Every time a player changes teams at the Major League level there always is the issue of the number that player will be assigned.
When the great shortstop Omar Vizquel signed with the White Sox this offseason, he set in motion a natural conflict related to the uniform number he would wear.
During the 21 seasons of his remarkable Major League career, Vizquel has worn No. 13 on all four teams he's played for, and there has been nothing but good luck with the number for the slick fielding shortstop from Venezuela.
However, the uniform No. 13 for the White Sox belongs to a man who wasn't willing to give it up, and rightfully so. That would be the team's manager and former shortstop, Ozzie Guillen.
"When I signed here, the first thing Ozzie said is, 'Forget about No. 13. That is going to be my number'," Vizquel told MLB.com. "I would love to wear it, but what Ozzie has done for the White Sox, with the world championship, No. 13 already has a name. To me, it's another Venezuelan wearing it. It's in good hands."
The term "good hands" couldn't be more appropriate. That's what made both Vizquel and Guillen great shortstops in a long line of Venezuelans who played the position.
The issue of the appropriate uniform number was resolved when a Hall of Fame shortstop from Venezuela, Luis Aparicio, who made his case for Cooperstown during his days with the White Sox, stepped into the picture.
Aparicio, 75, happily agreed to let his No. 11 come out of retirement so that Vizquel could use the number.
It was a kindly decision by Aparicio, and highlights the real story behind the uniform numbers -- the remarkable history of great shortstops from Venezuela.
It's a story that dates back 60 years, one that began when the first Major League player of note to come out of Venezuela was a shortstop -- Chico Carrasquel.
Carrasquel was originally signed by the Brooklyn Dodgers, but there was a fellow by the name of Pee Wee Reese who was a roadblock for young shortstops. So Carrasquel was sold to the White Sox, where he played for six seasons and was selected to the All-Star team four times.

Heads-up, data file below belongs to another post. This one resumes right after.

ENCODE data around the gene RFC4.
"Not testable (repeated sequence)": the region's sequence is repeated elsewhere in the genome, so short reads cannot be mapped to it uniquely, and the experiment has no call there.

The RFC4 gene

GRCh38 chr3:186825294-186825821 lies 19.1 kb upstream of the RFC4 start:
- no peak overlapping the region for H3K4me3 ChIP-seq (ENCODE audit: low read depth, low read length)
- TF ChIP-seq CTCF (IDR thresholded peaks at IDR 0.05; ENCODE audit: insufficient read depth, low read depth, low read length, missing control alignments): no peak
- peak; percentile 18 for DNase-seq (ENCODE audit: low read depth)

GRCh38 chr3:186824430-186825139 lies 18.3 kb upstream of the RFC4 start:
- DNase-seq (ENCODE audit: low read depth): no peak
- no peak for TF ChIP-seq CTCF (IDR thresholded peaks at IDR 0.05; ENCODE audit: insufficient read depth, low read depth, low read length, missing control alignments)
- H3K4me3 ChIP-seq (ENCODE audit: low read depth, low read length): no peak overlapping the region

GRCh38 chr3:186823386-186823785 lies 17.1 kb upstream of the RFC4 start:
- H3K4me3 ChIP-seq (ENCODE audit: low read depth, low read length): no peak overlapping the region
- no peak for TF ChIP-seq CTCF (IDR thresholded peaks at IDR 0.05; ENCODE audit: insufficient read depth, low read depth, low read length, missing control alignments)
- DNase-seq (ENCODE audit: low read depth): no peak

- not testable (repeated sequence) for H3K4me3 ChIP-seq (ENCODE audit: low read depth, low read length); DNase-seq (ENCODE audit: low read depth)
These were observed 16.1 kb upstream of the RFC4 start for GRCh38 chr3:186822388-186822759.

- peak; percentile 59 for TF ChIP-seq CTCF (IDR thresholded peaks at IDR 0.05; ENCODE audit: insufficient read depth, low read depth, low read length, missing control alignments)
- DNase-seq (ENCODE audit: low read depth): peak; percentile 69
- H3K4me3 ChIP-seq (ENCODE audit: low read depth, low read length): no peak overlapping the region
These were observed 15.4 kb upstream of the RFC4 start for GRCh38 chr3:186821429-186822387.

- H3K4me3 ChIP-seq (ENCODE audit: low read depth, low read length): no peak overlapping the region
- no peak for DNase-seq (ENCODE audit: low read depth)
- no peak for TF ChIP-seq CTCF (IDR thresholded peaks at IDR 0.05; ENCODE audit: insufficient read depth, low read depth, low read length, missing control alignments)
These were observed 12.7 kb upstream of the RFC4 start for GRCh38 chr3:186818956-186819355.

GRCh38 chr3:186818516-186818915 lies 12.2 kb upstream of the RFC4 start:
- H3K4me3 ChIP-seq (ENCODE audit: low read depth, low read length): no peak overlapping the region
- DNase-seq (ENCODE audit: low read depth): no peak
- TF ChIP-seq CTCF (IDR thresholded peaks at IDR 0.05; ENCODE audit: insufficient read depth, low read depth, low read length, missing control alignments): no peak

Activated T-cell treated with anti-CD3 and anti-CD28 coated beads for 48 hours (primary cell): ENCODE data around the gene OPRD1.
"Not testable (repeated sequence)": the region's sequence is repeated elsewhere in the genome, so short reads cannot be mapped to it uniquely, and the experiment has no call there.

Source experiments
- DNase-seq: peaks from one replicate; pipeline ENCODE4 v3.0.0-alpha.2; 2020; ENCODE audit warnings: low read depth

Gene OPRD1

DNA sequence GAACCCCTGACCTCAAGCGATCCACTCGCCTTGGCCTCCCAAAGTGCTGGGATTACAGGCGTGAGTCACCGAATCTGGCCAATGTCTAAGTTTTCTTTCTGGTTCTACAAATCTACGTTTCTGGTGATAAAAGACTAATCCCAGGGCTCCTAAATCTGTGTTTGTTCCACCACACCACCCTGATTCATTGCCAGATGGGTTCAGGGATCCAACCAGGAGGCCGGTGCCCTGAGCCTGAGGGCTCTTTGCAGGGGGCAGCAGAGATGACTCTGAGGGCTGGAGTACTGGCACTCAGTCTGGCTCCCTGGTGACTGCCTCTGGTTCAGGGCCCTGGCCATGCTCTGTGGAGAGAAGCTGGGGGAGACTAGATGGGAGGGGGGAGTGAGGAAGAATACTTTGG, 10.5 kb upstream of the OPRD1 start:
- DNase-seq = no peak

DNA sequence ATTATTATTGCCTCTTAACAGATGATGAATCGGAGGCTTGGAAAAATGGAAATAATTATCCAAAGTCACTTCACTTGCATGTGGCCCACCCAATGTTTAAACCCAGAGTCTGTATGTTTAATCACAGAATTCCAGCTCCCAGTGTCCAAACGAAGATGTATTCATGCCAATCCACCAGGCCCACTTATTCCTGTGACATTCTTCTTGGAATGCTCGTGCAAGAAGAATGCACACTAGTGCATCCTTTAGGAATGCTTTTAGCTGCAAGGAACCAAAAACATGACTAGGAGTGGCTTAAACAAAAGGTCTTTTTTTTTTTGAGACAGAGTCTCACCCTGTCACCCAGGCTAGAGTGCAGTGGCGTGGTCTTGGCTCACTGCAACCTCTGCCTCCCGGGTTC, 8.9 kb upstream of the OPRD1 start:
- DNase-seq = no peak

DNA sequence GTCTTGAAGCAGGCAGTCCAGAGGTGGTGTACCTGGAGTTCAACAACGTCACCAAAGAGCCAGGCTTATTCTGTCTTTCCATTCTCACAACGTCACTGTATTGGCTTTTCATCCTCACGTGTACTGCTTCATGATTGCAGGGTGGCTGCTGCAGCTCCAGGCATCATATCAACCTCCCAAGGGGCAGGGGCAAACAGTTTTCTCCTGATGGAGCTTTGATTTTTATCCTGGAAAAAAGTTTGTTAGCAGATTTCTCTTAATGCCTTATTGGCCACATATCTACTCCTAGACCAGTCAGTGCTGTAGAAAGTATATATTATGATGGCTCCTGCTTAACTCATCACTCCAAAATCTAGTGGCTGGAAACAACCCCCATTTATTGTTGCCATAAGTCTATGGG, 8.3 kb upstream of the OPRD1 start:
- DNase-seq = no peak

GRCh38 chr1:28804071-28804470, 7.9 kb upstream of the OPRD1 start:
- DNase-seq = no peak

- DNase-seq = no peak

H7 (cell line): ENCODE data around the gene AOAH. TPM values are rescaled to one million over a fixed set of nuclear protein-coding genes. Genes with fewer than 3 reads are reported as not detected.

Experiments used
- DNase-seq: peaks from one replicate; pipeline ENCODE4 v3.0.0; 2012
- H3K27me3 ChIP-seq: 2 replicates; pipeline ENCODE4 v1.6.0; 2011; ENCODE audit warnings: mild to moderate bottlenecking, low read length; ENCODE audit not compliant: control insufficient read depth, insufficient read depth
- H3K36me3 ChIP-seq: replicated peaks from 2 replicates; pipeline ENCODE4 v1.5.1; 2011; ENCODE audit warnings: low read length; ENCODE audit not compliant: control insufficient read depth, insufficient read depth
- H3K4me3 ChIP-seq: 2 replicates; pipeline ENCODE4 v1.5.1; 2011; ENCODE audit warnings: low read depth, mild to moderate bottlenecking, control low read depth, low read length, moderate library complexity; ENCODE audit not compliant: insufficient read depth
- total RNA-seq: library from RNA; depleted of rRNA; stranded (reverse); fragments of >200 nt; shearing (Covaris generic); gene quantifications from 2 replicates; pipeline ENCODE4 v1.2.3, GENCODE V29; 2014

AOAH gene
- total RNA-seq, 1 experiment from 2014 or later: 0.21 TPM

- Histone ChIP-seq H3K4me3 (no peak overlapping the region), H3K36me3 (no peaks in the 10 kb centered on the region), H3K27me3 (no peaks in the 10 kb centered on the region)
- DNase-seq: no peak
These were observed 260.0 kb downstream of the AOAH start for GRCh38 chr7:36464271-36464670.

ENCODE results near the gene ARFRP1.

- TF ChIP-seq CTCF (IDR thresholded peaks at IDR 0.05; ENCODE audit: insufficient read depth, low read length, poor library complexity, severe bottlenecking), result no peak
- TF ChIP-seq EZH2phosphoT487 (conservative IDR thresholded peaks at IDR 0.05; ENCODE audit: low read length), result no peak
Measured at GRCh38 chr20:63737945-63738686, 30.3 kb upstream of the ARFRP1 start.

"After Carrasquel, it seemed as though every young player in Venezuela wanted to play shortstop," recalls veteran scout Mel Didier of the Toronto Blue Jays.
Carrasquel had created a shortstop competition in Venezuela that ultimately cost him his job with the White Sox. He was traded after the 1955 season because the White Sox had a 22-year-old shortstop ready to take his place -- Aparicio.
Aparicio went on to win nine Gold Gloves between 1958 and 1970. He was traded to the Red Sox in December of 1970 by newly appointed general manager Roland Hemond.
"I took a lot of heat for that trade, because Aparicio was very good and very popular in Chicago," recalls Hemond.
The White Sox didn't come up with another regular shortstop until Hemond made a trade with the San Diego Padres in December of 1984. "I told our scouts to find the best fielding shortstop in the Minor Leagues because we needed someone in a big way," says Hemond.
The shortstop the scouts identified and Hemond traded for was Guillen, from Venezuela, of course. Guillen was to play 13 seasons for the White Sox, and he was a Gold Glove winner in 1990.
The link of shortstops from Venezuela to play for the White Sox now runs from Carrasquel to Aparicio to Guillen to Vizquel. They have combined for a remarkable 21 Gold Gloves, with Vizquel's 11 leading the way.
It hasn't only been the White Sox who have benefited from shortstops exported by Venezuela.
Dave Concepcion won five Gold Gloves in six years between 1974 and 1979 as a key figure on the "Big Red Machine" of Cincinnati.
Concepcion was the class of National League shortstops ... until a fellow by the name of Ozzie Smith came along.
And just what is it that that has led to the parade of outstanding shortstops from Venezuela?
"The shortstops from Venezuela seem to have a great understanding of the game," says Didier. "The position requires talent and common sense. I've been fortunate to see all of the great ones, from Carrasquel to today's young guys, and they have great pride and an understanding of the players who have come before them from their country."
Former Major League pitcher Phil Regan faced Aparicio during his playing days and has spent the past 20 years as a manager or coach in the Venezuelan Winter League, including a role as one of the first managers for a young Vizquel.
"All of the great athletes playing baseball in Venezuela want to play shortstop," says Regan. "They are guys with great athletic talents and with sure hands. You also see very few throwing errors by the young players."
Regan said he considers Vizquel the best shortstop he has ever seen from Venezuela.
Vizquel will turn 43 on April 24 and knows his days of being a Major League player are nearing the end of the line.
It is quite fitting that he will celebrate that birthday in a White Sox uniform and in the footsteps of Carrasquel, Aparicio and Guillen.
The uniform number doesn't really matter. It's the talent that counts, and Vizquel has played in a fashion that will be deserving of Hall of Fame consideration.
Fred Claire was a member of the Los Angeles Dodgers from 1969-98, serving the team as executive vice-president and general manager. He is the author of "Fred Claire: My 30 Years in Dodger Blue." This story was not subject to the approval of Major League Baseball or its clubs.